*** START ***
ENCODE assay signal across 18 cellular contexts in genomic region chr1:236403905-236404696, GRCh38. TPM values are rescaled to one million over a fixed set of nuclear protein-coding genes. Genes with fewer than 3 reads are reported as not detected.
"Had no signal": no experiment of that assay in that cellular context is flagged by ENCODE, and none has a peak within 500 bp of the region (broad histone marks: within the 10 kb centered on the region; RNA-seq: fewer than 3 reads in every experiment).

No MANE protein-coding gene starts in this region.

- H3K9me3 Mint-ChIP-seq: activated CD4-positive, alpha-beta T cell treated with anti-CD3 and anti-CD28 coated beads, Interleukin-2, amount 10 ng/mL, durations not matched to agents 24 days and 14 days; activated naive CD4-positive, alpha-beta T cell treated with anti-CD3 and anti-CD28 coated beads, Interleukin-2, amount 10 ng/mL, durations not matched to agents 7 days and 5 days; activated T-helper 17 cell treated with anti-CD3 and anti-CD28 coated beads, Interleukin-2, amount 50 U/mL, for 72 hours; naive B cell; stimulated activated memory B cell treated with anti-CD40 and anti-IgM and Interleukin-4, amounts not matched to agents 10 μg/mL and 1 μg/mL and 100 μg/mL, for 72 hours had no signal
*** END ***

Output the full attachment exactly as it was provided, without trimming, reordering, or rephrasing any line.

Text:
ENCODE assay signal across 18 cellular contexts in genomic region chr1:236403905-236404696, GRCh38. TPM values are rescaled to one million over a fixed set of nuclear protein-coding genes. Genes with fewer than 3 reads are reported as not detected.
"Had no signal": no experiment of that assay in that cellular context is flagged by ENCODE, and none has a peak within 500 bp of the region (broad histone marks: within the 10 kb centered on the region; RNA-seq: fewer than 3 reads in every experiment).

No MANE protein-coding gene starts in this region.

- H3K9me3 Mint-ChIP-seq: activated CD4-positive, alpha-beta T cell treated with anti-CD3 and anti-CD28 coated beads, Interleukin-2, amount 10 ng/mL, durations not matched to agents 24 days and 14 days; activated naive CD4-positive, alpha-beta T cell treated with anti-CD3 and anti-CD28 coated beads, Interleukin-2, amount 10 ng/mL, durations not matched to agents 7 days and 5 days; activated T-helper 17 cell treated with anti-CD3 and anti-CD28 coated beads, Interleukin-2, amount 50 U/mL, for 72 hours; naive B cell; stimulated activated memory B cell treated with anti-CD40 and anti-IgM and Interleukin-4, amounts not matched to agents 10 μg/mL and 1 μg/mL and 100 μg/mL, for 72 hours had no signal